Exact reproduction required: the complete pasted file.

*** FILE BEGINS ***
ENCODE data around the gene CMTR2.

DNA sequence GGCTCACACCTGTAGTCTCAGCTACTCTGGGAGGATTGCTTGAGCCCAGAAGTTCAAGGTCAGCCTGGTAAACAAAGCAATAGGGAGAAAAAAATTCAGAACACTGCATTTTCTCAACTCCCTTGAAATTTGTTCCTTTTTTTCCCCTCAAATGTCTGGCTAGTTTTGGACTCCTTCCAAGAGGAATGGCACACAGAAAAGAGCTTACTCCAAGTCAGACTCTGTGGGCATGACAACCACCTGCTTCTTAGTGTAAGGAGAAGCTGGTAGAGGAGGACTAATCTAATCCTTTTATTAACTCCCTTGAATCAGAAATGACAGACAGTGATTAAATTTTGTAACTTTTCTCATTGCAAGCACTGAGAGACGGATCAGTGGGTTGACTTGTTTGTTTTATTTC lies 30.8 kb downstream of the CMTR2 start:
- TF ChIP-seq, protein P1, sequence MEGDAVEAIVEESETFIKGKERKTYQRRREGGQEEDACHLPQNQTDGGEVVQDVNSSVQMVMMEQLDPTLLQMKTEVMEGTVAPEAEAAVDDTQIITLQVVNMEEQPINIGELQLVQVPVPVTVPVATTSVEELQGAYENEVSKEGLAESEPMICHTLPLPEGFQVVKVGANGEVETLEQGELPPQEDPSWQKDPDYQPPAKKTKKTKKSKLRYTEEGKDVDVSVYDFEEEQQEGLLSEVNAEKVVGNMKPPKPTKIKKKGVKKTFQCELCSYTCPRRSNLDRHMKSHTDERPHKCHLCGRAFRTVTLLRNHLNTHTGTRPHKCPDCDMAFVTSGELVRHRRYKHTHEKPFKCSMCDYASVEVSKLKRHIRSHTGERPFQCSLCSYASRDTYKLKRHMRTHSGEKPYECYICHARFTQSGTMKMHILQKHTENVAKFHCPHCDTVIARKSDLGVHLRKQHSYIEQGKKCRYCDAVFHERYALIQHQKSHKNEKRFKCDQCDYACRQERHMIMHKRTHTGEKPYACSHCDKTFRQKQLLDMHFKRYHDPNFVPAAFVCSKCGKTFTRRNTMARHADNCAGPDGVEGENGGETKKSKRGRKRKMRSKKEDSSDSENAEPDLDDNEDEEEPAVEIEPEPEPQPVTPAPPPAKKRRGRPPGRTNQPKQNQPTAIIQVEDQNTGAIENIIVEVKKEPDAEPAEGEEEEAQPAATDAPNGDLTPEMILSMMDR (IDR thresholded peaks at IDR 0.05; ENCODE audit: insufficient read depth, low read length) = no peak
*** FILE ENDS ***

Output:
ENCODE data around the gene CMTR2.

DNA sequence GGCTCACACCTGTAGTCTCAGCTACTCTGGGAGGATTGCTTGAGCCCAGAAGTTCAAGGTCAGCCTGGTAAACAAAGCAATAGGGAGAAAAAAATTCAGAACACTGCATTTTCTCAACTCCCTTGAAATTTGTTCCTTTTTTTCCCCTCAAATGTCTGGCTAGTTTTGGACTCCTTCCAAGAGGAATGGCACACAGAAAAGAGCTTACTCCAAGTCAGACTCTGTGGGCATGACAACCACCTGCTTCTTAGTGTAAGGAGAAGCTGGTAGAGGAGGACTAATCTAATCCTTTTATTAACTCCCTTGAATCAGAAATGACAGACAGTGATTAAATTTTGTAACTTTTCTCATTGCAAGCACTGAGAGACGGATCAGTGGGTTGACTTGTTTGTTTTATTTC lies 30.8 kb downstream of the CMTR2 start:
- TF ChIP-seq, protein P1, sequence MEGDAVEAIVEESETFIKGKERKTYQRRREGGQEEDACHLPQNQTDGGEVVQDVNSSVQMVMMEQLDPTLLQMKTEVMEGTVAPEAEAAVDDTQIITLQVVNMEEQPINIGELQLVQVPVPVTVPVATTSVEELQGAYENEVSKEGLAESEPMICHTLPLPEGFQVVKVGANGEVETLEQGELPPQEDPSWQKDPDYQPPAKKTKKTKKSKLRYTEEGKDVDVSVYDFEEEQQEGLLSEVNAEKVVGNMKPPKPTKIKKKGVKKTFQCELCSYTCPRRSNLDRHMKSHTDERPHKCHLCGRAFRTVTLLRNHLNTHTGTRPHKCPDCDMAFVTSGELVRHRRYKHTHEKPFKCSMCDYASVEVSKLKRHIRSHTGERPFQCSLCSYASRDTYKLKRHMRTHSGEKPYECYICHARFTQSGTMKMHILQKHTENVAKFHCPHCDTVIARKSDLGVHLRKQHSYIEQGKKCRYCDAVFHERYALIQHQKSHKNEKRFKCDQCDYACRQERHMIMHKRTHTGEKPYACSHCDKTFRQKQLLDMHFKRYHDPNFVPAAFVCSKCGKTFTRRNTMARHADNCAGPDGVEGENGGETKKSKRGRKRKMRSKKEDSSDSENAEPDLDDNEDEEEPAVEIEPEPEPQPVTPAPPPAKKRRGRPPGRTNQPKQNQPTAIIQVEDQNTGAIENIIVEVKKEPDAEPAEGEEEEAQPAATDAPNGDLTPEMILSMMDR (IDR thresholded peaks at IDR 0.05; ENCODE audit: insufficient read depth, low read length) = no peak